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Congress is back in session after both chambers were away last week, and they’re picking up their negotiations regarding the size and scope of the Build Back Better (BBB) Act. As we’ve written about previously, Community Catalyst has been closely monitoring the health care proposals in the package because they would advance racial justice and health equity, and therefore would advance our organizational priorities and vision for the health care system. In particular, there are four proposals regarding the Medicaid program that would significantly advance justice and equity:
1. A “Direct Coverage Option” to close the Medicaid coverage gap
Currently, there are more than two million individuals in the Medicaid coverage gap – the gap between a state Medicaid program’s income-eligibility limit and 100 percent of the federal poverty level, the minimum income eligibility level for financial assistance through the Affordable Care Act’s marketplaces. People of color make up about 60 percent of those in the coverage gap due to structurally racist policies and practices that have been put into place throughout our country’s history. These policies have caused longstanding, harmful effects on the health and wellbeing of individuals, resulting in racial health disparities. Medicaid expansion has been shown to reduce racial health disparities by both improving access to care as well as improving health outcomes. Moreover, since Medicaid expansion has been shown to be economically beneficial for state budgets and economies, and since racial justice and economic justice are inextricably linked, closing the coverage gap will help undo the effects of structural racism in multiple ways. Currently, the BBB bill proposes a federal solution to closing the coverage gap. While the details of this solution remain unclear, we hope this will be an important step to permanently closing the coverage gap in states where people have no realistic access to health care coverage at present.
2. Extending Medicaid coverage from 60 days to 12 months postpartum
Pregnant individuals with low incomes are eligible for their own category of Medicaid coverage, but this type of Medicaid is currently only available for up to 60 days postpartum under federal law. Recently, some states, like Illinois, have requested to extend postpartum Medicaid coverage on their own, but changing the federal law would make this extension available nationwide. It’s now well established that the United States has an egregious maternal health crisis for Black and Indigenous individuals, and that one third or more of pregnancy-related deaths occur in the postpartum period, up to a year following childbirth. Therefore, extending postpartum Medicaid coverage is a necessary and proactive, but by no means sufficient, step toward addressing the racial disparities in maternal mortality rates that are the result of systemic racism and implicit bias.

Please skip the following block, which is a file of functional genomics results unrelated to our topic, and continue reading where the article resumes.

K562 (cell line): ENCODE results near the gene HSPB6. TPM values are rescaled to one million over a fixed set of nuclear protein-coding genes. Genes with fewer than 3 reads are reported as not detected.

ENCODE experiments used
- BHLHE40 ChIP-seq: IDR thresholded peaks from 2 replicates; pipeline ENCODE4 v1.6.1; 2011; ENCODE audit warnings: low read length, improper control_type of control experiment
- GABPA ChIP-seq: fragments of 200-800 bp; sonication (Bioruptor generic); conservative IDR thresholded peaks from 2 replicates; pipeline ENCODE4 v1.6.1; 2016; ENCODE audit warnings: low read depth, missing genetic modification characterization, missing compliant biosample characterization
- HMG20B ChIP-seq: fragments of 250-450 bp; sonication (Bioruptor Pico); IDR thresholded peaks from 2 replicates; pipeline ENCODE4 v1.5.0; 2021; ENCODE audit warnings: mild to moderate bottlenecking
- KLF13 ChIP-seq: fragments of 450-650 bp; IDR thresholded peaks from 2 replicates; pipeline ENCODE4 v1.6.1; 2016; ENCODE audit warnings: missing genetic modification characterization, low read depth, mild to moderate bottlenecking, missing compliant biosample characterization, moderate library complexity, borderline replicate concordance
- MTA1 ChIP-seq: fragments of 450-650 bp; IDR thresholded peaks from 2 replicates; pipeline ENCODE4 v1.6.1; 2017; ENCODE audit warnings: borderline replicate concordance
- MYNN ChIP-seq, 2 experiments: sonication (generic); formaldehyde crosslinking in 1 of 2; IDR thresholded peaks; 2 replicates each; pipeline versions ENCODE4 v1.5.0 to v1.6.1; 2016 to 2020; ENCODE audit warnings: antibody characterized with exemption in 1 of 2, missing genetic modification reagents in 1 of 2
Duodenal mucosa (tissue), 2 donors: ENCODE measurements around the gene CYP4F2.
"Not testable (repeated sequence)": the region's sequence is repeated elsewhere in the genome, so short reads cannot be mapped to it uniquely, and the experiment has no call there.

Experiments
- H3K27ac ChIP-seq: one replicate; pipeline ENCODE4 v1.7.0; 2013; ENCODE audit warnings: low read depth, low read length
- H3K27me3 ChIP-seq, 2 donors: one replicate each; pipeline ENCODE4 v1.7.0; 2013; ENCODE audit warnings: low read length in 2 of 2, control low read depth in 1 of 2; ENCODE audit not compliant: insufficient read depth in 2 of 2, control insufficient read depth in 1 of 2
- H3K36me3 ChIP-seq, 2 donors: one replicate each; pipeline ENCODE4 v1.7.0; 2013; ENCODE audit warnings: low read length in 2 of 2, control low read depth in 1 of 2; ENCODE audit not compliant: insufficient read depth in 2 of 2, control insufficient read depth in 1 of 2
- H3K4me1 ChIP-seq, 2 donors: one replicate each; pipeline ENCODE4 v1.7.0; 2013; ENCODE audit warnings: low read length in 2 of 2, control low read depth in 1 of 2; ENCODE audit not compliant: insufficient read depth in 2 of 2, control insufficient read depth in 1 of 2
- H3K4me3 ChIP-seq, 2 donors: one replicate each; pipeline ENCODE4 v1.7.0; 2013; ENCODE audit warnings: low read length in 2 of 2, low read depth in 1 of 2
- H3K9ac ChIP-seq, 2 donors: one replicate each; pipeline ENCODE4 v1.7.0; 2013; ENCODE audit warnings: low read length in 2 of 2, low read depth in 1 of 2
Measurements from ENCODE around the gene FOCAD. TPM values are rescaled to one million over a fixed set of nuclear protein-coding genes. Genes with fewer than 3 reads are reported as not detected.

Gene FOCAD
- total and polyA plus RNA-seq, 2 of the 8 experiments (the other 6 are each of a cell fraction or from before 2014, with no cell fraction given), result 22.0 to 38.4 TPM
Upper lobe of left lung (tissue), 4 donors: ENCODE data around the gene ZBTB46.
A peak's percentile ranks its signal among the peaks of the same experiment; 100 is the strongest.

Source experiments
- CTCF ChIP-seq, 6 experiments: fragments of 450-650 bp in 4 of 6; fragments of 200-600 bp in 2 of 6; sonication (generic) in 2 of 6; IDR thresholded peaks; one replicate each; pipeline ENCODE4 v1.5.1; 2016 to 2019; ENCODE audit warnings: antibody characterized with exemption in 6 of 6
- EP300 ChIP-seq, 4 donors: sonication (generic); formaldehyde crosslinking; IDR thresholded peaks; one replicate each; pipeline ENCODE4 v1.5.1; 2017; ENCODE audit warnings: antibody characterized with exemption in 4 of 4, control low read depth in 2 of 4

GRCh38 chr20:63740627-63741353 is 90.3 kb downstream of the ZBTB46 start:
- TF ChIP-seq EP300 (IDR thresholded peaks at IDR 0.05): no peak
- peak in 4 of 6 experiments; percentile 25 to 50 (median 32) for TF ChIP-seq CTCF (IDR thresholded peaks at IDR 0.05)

3. Expanding Medicaid to individuals 30 days before release from incarceration
Federal law known as the inmate exclusion policy prohibits Medicaid coverage for people in jail or prison, causing barriers to physical, mental health and addiction services. Because of mass incarceration of Black and brown people especially through the punitive policies of the War on Drugs, the prison and jail population is disproportionately Black and brown people, so they are more likely to experience the fragmented health care that can result from incarceration. Ensuring individuals have health coverage a month prior to their reentry to the community would make it easier for them to access the care they need and improve health outcomes. This is especially important for incarcerated individuals with substance use disorders, as many are forced into withdrawal while in prison and are at increased risk of fatal overdose upon release. Starting Medicaid coverage to individuals 30 days before release – known as the Medicaid Reentry Act – is therefore a racial justice issue and would be an important step toward undoing the harms of systemic racism in both the criminal legal system and health system. To learn more, check out Community Catalyst’s Medicaid Reentry Act infographic here.
4. Increasing access to home and community-based services and supporting the critical direct and home care workforce
The Build Back Better Act proposes to make a historic investment in Medicaid home- and community based services (HCBS), long-term care services that are provided to individuals in their homes or other community-based settings. States can receive this increased funding if they enact policies to both improve access to HCBS as well as support the home and direct care workforce. This proposal would therefore advance racial justice in the long-term care system in two ways. First, although most older adults would prefer to age in their homes and communities, Black older adults are more likely to receive long-term care in nursing facilities, and unfortunately, nursing homes that provide low-quality care, due to several structurally racist policies. Additionally, supporting direct and home care workers through increased wages or payment rates would advance the economic justice of the workforce, which is primarily comprised of women of color.
To be clear, a policy that expands access to Medicaid coverage or benefits does not automatically advance racial justice simply because many individuals of color are enrolled in Medicaid, uninsured, or have low incomes as a result of structural racism. Rather, advancing policies that improve health, specifically for Black and brown people, takes a step towards undoing the harmful effects of racism, discrimination, poverty and other forms of oppression. We hope Congress will seize these opportunities in the Build Back Better Act.